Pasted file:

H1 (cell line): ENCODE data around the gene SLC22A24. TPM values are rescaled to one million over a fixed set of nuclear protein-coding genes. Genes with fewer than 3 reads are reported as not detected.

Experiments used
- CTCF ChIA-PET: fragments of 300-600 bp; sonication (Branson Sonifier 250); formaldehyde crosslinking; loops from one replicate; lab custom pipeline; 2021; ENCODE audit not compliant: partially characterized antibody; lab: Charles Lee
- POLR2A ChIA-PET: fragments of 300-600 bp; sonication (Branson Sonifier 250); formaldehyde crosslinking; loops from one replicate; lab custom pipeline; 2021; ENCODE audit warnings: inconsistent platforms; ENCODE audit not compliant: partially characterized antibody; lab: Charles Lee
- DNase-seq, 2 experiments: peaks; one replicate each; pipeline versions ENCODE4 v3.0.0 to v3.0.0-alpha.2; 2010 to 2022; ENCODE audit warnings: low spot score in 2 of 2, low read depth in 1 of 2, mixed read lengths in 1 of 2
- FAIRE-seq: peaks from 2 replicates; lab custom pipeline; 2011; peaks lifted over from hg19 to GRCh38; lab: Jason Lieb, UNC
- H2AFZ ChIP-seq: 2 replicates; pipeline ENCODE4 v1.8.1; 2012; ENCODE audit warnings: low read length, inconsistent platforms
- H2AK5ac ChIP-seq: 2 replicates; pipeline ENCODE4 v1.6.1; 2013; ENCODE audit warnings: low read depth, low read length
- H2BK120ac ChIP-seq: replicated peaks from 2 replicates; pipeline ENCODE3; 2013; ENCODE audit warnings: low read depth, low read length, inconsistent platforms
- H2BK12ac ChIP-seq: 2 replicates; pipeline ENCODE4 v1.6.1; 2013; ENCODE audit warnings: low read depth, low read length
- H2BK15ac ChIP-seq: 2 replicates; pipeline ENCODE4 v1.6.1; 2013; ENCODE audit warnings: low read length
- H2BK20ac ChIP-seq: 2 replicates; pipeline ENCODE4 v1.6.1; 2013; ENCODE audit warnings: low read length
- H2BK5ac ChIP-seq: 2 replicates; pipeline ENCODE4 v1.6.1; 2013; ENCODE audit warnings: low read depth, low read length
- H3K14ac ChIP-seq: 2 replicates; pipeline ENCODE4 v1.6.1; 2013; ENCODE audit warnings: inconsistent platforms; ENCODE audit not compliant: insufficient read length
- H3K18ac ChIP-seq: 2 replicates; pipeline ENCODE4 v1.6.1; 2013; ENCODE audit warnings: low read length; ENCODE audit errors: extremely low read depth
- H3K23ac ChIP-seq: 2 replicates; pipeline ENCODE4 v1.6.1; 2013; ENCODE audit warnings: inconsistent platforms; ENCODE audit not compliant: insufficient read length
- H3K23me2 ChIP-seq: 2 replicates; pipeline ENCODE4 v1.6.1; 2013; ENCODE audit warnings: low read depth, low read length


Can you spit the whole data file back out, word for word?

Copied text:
H1 (cell line): ENCODE data around the gene SLC22A24. TPM values are rescaled to one million over a fixed set of nuclear protein-coding genes. Genes with fewer than 3 reads are reported as not detected.

Experiments used
- CTCF ChIA-PET: fragments of 300-600 bp; sonication (Branson Sonifier 250); formaldehyde crosslinking; loops from one replicate; lab custom pipeline; 2021; ENCODE audit not compliant: partially characterized antibody; lab: Charles Lee
- POLR2A ChIA-PET: fragments of 300-600 bp; sonication (Branson Sonifier 250); formaldehyde crosslinking; loops from one replicate; lab custom pipeline; 2021; ENCODE audit warnings: inconsistent platforms; ENCODE audit not compliant: partially characterized antibody; lab: Charles Lee
- DNase-seq, 2 experiments: peaks; one replicate each; pipeline versions ENCODE4 v3.0.0 to v3.0.0-alpha.2; 2010 to 2022; ENCODE audit warnings: low spot score in 2 of 2, low read depth in 1 of 2, mixed read lengths in 1 of 2
- FAIRE-seq: peaks from 2 replicates; lab custom pipeline; 2011; peaks lifted over from hg19 to GRCh38; lab: Jason Lieb, UNC
- H2AFZ ChIP-seq: 2 replicates; pipeline ENCODE4 v1.8.1; 2012; ENCODE audit warnings: low read length, inconsistent platforms
- H2AK5ac ChIP-seq: 2 replicates; pipeline ENCODE4 v1.6.1; 2013; ENCODE audit warnings: low read depth, low read length
- H2BK120ac ChIP-seq: replicated peaks from 2 replicates; pipeline ENCODE3; 2013; ENCODE audit warnings: low read depth, low read length, inconsistent platforms
- H2BK12ac ChIP-seq: 2 replicates; pipeline ENCODE4 v1.6.1; 2013; ENCODE audit warnings: low read depth, low read length
- H2BK15ac ChIP-seq: 2 replicates; pipeline ENCODE4 v1.6.1; 2013; ENCODE audit warnings: low read length
- H2BK20ac ChIP-seq: 2 replicates; pipeline ENCODE4 v1.6.1; 2013; ENCODE audit warnings: low read length
- H2BK5ac ChIP-seq: 2 replicates; pipeline ENCODE4 v1.6.1; 2013; ENCODE audit warnings: low read depth, low read length
- H3K14ac ChIP-seq: 2 replicates; pipeline ENCODE4 v1.6.1; 2013; ENCODE audit warnings: inconsistent platforms; ENCODE audit not compliant: insufficient read length
- H3K18ac ChIP-seq: 2 replicates; pipeline ENCODE4 v1.6.1; 2013; ENCODE audit warnings: low read length; ENCODE audit errors: extremely low read depth
- H3K23ac ChIP-seq: 2 replicates; pipeline ENCODE4 v1.6.1; 2013; ENCODE audit warnings: inconsistent platforms; ENCODE audit not compliant: insufficient read length
- H3K23me2 ChIP-seq: 2 replicates; pipeline ENCODE4 v1.6.1; 2013; ENCODE audit warnings: low read depth, low read length